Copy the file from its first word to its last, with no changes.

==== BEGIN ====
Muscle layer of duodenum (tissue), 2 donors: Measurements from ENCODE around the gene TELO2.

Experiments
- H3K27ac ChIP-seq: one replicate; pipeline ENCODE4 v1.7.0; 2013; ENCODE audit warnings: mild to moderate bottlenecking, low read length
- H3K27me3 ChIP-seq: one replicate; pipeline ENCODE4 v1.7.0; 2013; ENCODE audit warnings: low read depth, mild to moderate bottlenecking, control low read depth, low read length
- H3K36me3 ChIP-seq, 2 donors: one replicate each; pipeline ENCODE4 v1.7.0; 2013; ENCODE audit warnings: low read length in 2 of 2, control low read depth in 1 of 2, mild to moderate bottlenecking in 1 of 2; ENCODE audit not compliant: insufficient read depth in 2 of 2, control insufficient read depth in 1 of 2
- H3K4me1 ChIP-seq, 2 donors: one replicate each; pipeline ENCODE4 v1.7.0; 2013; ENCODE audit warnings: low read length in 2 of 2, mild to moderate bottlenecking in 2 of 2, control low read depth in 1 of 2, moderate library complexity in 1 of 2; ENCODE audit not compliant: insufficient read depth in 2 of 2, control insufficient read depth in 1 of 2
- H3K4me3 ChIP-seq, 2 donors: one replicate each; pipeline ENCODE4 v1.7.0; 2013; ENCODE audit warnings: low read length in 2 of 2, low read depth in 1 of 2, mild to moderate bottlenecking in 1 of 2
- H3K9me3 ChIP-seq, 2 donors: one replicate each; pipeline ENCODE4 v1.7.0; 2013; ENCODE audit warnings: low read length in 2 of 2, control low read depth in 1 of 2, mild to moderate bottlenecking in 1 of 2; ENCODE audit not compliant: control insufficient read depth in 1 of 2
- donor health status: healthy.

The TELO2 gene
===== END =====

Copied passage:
Muscle layer of duodenum (tissue), 2 donors: Measurements from ENCODE around the gene TELO2.

Experiments
- H3K27ac ChIP-seq: one replicate; pipeline ENCODE4 v1.7.0; 2013; ENCODE audit warnings: mild to moderate bottlenecking, low read length
- H3K27me3 ChIP-seq: one replicate; pipeline ENCODE4 v1.7.0; 2013; ENCODE audit warnings: low read depth, mild to moderate bottlenecking, control low read depth, low read length
- H3K36me3 ChIP-seq, 2 donors: one replicate each; pipeline ENCODE4 v1.7.0; 2013; ENCODE audit warnings: low read length in 2 of 2, control low read depth in 1 of 2, mild to moderate bottlenecking in 1 of 2; ENCODE audit not compliant: insufficient read depth in 2 of 2, control insufficient read depth in 1 of 2
- H3K4me1 ChIP-seq, 2 donors: one replicate each; pipeline ENCODE4 v1.7.0; 2013; ENCODE audit warnings: low read length in 2 of 2, mild to moderate bottlenecking in 2 of 2, control low read depth in 1 of 2, moderate library complexity in 1 of 2; ENCODE audit not compliant: insufficient read depth in 2 of 2, control insufficient read depth in 1 of 2
- H3K4me3 ChIP-seq, 2 donors: one replicate each; pipeline ENCODE4 v1.7.0; 2013; ENCODE audit warnings: low read length in 2 of 2, low read depth in 1 of 2, mild to moderate bottlenecking in 1 of 2
- H3K9me3 ChIP-seq, 2 donors: one replicate each; pipeline ENCODE4 v1.7.0; 2013; ENCODE audit warnings: low read length in 2 of 2, control low read depth in 1 of 2, mild to moderate bottlenecking in 1 of 2; ENCODE audit not compliant: control insufficient read depth in 1 of 2
- donor health status: healthy.

The TELO2 gene